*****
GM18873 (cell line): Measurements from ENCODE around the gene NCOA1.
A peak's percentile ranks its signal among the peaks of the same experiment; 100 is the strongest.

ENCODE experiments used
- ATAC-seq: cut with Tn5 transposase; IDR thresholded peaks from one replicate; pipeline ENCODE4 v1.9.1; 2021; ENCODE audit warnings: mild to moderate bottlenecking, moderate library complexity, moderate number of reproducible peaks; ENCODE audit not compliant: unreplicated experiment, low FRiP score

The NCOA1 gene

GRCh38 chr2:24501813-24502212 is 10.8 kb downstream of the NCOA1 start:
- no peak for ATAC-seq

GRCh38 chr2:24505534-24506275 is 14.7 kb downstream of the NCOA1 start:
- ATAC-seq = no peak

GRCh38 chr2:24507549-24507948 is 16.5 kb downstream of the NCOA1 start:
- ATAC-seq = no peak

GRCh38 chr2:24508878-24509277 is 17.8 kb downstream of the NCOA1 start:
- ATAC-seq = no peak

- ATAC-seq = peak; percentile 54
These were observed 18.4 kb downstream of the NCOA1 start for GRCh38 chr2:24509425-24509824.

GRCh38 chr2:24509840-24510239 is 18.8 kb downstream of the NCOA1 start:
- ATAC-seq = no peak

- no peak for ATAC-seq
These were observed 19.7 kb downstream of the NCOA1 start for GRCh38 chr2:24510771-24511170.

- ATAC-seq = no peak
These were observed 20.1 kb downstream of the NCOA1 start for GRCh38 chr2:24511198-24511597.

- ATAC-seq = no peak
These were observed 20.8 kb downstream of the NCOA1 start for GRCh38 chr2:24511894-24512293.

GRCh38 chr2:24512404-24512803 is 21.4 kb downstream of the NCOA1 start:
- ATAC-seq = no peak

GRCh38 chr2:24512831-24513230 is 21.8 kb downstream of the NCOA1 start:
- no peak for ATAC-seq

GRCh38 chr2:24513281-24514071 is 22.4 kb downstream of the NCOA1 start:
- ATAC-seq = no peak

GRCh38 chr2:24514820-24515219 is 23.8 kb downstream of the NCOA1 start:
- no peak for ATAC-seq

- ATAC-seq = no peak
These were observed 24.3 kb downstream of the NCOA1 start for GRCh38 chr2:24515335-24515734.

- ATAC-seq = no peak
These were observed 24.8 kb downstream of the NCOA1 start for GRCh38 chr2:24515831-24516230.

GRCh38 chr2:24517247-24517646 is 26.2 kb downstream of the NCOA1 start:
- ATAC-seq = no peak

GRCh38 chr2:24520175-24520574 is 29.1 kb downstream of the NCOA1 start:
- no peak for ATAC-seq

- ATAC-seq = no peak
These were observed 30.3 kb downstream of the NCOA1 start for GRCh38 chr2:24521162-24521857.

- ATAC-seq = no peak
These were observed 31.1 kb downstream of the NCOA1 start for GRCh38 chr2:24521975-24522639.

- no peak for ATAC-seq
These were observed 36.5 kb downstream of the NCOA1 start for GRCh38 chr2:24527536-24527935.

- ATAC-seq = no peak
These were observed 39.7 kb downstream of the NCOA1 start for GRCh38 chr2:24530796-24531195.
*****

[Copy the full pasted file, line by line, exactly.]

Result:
GM18873 (cell line): Measurements from ENCODE around the gene NCOA1.
A peak's percentile ranks its signal among the peaks of the same experiment; 100 is the strongest.

ENCODE experiments used
- ATAC-seq: cut with Tn5 transposase; IDR thresholded peaks from one replicate; pipeline ENCODE4 v1.9.1; 2021; ENCODE audit warnings: mild to moderate bottlenecking, moderate library complexity, moderate number of reproducible peaks; ENCODE audit not compliant: unreplicated experiment, low FRiP score

The NCOA1 gene

GRCh38 chr2:24501813-24502212 is 10.8 kb downstream of the NCOA1 start:
- no peak for ATAC-seq

GRCh38 chr2:24505534-24506275 is 14.7 kb downstream of the NCOA1 start:
- ATAC-seq = no peak

GRCh38 chr2:24507549-24507948 is 16.5 kb downstream of the NCOA1 start:
- ATAC-seq = no peak

GRCh38 chr2:24508878-24509277 is 17.8 kb downstream of the NCOA1 start:
- ATAC-seq = no peak

- ATAC-seq = peak; percentile 54
These were observed 18.4 kb downstream of the NCOA1 start for GRCh38 chr2:24509425-24509824.

GRCh38 chr2:24509840-24510239 is 18.8 kb downstream of the NCOA1 start:
- ATAC-seq = no peak

- no peak for ATAC-seq
These were observed 19.7 kb downstream of the NCOA1 start for GRCh38 chr2:24510771-24511170.

- ATAC-seq = no peak
These were observed 20.1 kb downstream of the NCOA1 start for GRCh38 chr2:24511198-24511597.

- ATAC-seq = no peak
These were observed 20.8 kb downstream of the NCOA1 start for GRCh38 chr2:24511894-24512293.

GRCh38 chr2:24512404-24512803 is 21.4 kb downstream of the NCOA1 start:
- ATAC-seq = no peak

GRCh38 chr2:24512831-24513230 is 21.8 kb downstream of the NCOA1 start:
- no peak for ATAC-seq

GRCh38 chr2:24513281-24514071 is 22.4 kb downstream of the NCOA1 start:
- ATAC-seq = no peak

GRCh38 chr2:24514820-24515219 is 23.8 kb downstream of the NCOA1 start:
- no peak for ATAC-seq

- ATAC-seq = no peak
These were observed 24.3 kb downstream of the NCOA1 start for GRCh38 chr2:24515335-24515734.

- ATAC-seq = no peak
These were observed 24.8 kb downstream of the NCOA1 start for GRCh38 chr2:24515831-24516230.

GRCh38 chr2:24517247-24517646 is 26.2 kb downstream of the NCOA1 start:
- ATAC-seq = no peak

GRCh38 chr2:24520175-24520574 is 29.1 kb downstream of the NCOA1 start:
- no peak for ATAC-seq

- ATAC-seq = no peak
These were observed 30.3 kb downstream of the NCOA1 start for GRCh38 chr2:24521162-24521857.

- ATAC-seq = no peak
These were observed 31.1 kb downstream of the NCOA1 start for GRCh38 chr2:24521975-24522639.

- no peak for ATAC-seq
These were observed 36.5 kb downstream of the NCOA1 start for GRCh38 chr2:24527536-24527935.

- ATAC-seq = no peak
These were observed 39.7 kb downstream of the NCOA1 start for GRCh38 chr2:24530796-24531195.